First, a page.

There are few natural phenomena as awe-inspiring as the magical northern lights. The skies open up and flares of charged particles & energy from out of space come pouring in, creating a display of light so magnificient it takes your breath away. Massive green curtains dropping down with purple tips on their edges, shifting and changing in all directions. It is literally out of this world. The northern lights will completely overwhelm you, to an extend where you can only utter sounds of sheer admiration, with a fading voice due to being blown away. But when can you see northern lights? Read about hunting the elusive Aurora Borealis in Iceland in this story.
NaturePic stories on Facebook
These are the seven most liked & shared posts from the NaturePic series. The spectacular ones and the remote ones 😉
Vestmannaeyjar – A force of nature that can’t be denied
When I saw the volcanic island shapes of Vestmannaeyjar shimmering on the horizon, I felt immediately drawn to them. It was like a force of nature that couldn’t be denied. I just had to go there. Sailing into Heimaey harbour, through a narrow opening surrounded by a jumbled chain of steep cliffs and a huge field of lava flows, is mind-blowing. Vestmannaeyjar – also known as the Westman Islands – boasts the youngest volcanic island and the newest volcano in Iceland.
Eyjafjallajökull – The one that rules them all
The unpronouncable one, silently looming in the background. Nobody knew its name, or could even pronounce it. Until that day in April 2010, when it literally erupted into world fame, and stopped the whole of Europe in their tracks. Eyjafjallajökull rules them all.
Etna – Vigorously steaming from all its craters
Mount Etna is Europe’s most active volcano, and it’s in a constant state of excitement. Often it’s just quietly steaming away, but when it erupts it can cough up large rivers of lava, fissure fountains, strombolian fireworks, fuming ash clouds and everything inbetween from its various craters.
Hawaii – Volcanic fields of fire
The enigmatic Big Island of Hawaii, where flows of lava tumble down its rocky shores into the sea. I walked across the fields of fire from Kalapana to the Kilauea lava flows and stood utterly mesmerized looking upon the creation process of Earth itself. It is one of the most mindblowing things one could hope to see.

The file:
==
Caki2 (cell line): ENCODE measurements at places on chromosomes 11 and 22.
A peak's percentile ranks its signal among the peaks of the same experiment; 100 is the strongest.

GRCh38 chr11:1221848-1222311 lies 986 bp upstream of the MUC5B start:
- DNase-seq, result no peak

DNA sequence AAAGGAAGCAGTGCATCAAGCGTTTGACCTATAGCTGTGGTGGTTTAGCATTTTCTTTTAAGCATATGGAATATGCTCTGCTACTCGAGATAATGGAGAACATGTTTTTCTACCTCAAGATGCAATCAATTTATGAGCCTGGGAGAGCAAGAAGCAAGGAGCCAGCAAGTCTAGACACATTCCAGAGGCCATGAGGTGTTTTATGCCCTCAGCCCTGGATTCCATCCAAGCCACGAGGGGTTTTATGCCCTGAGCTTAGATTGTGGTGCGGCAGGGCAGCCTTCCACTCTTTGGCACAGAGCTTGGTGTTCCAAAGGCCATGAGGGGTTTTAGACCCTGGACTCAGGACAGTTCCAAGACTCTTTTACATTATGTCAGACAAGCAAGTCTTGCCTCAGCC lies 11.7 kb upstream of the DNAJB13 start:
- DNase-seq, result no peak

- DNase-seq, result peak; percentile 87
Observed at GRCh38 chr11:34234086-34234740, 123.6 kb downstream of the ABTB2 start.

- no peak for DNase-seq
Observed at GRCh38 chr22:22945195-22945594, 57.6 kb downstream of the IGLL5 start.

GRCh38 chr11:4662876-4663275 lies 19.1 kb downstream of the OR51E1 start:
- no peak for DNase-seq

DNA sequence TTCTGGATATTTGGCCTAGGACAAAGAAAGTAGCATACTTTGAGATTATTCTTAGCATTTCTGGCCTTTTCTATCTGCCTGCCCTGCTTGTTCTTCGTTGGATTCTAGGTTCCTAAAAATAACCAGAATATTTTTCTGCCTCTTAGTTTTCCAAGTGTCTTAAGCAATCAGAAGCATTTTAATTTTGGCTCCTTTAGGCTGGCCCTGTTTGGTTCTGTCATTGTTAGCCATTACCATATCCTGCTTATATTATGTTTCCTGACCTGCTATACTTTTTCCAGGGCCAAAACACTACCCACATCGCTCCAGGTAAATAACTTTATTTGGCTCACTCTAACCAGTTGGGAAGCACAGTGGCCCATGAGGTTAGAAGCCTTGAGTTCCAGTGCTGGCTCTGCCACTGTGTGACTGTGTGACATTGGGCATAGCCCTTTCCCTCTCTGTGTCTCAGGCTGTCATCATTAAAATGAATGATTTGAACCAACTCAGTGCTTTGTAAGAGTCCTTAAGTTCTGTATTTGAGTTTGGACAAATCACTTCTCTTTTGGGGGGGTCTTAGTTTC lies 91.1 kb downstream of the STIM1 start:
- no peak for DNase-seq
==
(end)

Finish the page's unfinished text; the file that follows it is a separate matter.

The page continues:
Haleakala – The House of the Rising Sun
Haleakala is the House of the Rising Sun – literally. The sunrises are of such an epic magnitude that they draw people to get up at ridiculous o’ clock to drive up its endless hairpin roads to the top, in order to gawk over the ethereal beauty of its caldera when the sun slowly lights up and paints it in otherworldly colours.
El Hierro – A volcanic hotspot underneath the sea
El Hierro, the most remote and authentic of the Canary Islands, with volcanic activity still bubbling underneath the sea. Once considered as the edge of the known world, consisting mostly of huge cliffs rising straight up to over a 1000 metres high and an enormous crescent shaped valley. It’s absolutely spectacular.
The Hazards – Scrambling up to prehistorical views
At just over 450 metres, Mount Amos isn’t really that high, but its inclination gets rather steep & challenging. You’ll have to scramble your way up (and down again!) over huge granite boulders to reach the top of this peak in The Hazards mountain range. Once you’ve braved the hardcore scrambling bit, you’ll be rewarded with awe-inspiring views over Wineglass Bay and the Freycinet Peninsula on the east coast of Tasmania.
But the winner is…
The best read story by a long run still remains Vestmannaeyjar – Þar sem hjartað slær (don’t be confused by the title 😉 – it’s written in English). The story about the island that captivated me at first sight. I saw its mysterious shapes shimmering on the horizon, and it was as if there’s an unexplained energy emanating out of it. I just had to go there. The landscape is incredibly beautiful – a huge density of spectacular features all compressed into one small island.
They also have this fantastic Þjóðhátíð festival in August. And yes, I will be standing in that row of flames again, and wield a fiery torch like I did last year. GeWELDIG!
The story that triggered my blog
This is the story that finally triggered me into setting up my own blog. Something that has been in the back of my mind for ages, but ‘never got around doing’ before. I posted it as a Note on my own Facebook page in January 2017, and it has been shared many times since.
(c) Nancy Claus – Wilderness Coffee & Natural High
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(*) Facebook Notes no longer available in 2020
As of 31 October 2020, the Notes feature is no longer available on Facebook Pages or personal profiles. It’s a pity, because it was a great tool to share longer stories. It also had more interaction and connection wth readers. The option to add pictures and subheadings in a proper layout made it more pleasant and easier to read than the regular status updates; a better user experience. This is one of the reasons why blogging on your own domain is necessary. You are not dependent on the whims of other platforms, who might change their settings and algorithms at will. And thus have your creative content disappear into the abyss…
© All photo’s on this blog are my own, and subject to copyright (unless credited otherwise). Please contact me if you would like to use a particular picture you’ve seen in one of my articles. You’re welcome to share a link to my blog articles and pictures on social media.